A first-time voter says he was denied his right to vote in last night’s (June 8) General Elections because his name had already been crossed off.

Oliver Finney, 18, a student at Teddington School, said he turned up to the St John’s Ambulance polling station in Park Road at about 7.30pm to find that his name had already been used by mistake for his neighbour - also named Oliver - to vote.

The sixth form student said he was completely shocked and had no idea what to do when he was told that he could not participate in his first election as an eligible voter.

Mr Finney said: “I told them my name and they looked at the list then looked at me and they said I had already voted.

“I was like 'no I definitely haven’t because I am here now – that’s my name there I can see it'.”

The registrar asked the teenager to stand to the side while they looked into the issue and made several calls.

“They were not apologetic and didn’t seem in any sort of rush to get to the bottom of it – they just really didn’t seem bothered,” Mr Finny added.

“I just wanted to have my chance to vote for the Twickenham MP”.

A study conducted by The Times and Bureau Local, showed that new voters could decide the Twickenham seat with 3,112 newly registered this year.

Age has historically had a huge effect on the result, with just 43 per cent of 18 to 24 year-olds estimated to have voted in 2015 compared with 78 per cent of people aged 65 and over.

The student said: “All my friends were talking about it and we were all really excited because it is such a big thing for us to have a say these days,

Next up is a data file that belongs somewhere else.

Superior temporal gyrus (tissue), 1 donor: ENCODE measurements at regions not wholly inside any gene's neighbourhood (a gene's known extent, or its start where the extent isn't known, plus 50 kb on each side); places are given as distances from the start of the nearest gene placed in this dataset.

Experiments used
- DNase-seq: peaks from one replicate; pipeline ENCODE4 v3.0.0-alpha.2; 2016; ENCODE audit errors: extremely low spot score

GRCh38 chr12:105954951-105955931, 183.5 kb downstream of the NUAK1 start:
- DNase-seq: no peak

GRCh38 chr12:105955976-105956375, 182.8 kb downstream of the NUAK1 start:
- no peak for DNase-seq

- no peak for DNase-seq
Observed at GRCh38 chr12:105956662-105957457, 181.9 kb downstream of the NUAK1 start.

“You would have thought that they would want me to vote being a young voter but they just said there was nothing they can do and it was against the law.”

After waiting around for 15 minutes and not knowing what he could or should do Mr Finney said he decided to leave, feeling tired and disappointed.

Oliver’s sister, Alice Finney said: “Oliver is in the demographic group which is most unlikely to vote.

“Disillusionment and disenfranchisement amongst young voters has historically been an issue and thus the fact that he was turned away is even more poignant and shocking.”

A Richmond Council spokesperson said: "Residents do not need to take ID to polling stations. Electors are required to answer statutory questions to establish their identity to make sure that they are eligible to vote.

"Furthermore, local and nationally accredited guidance manuals are also issued to staff to reinforce the correct procedures which must be followed and to provide a consistent approach to the election process. 

"Staff are trained to carefully check that the entries they make against the register are correct.

“If Mr Finney believes that somebody has voted using his details, then this becomes a police matter."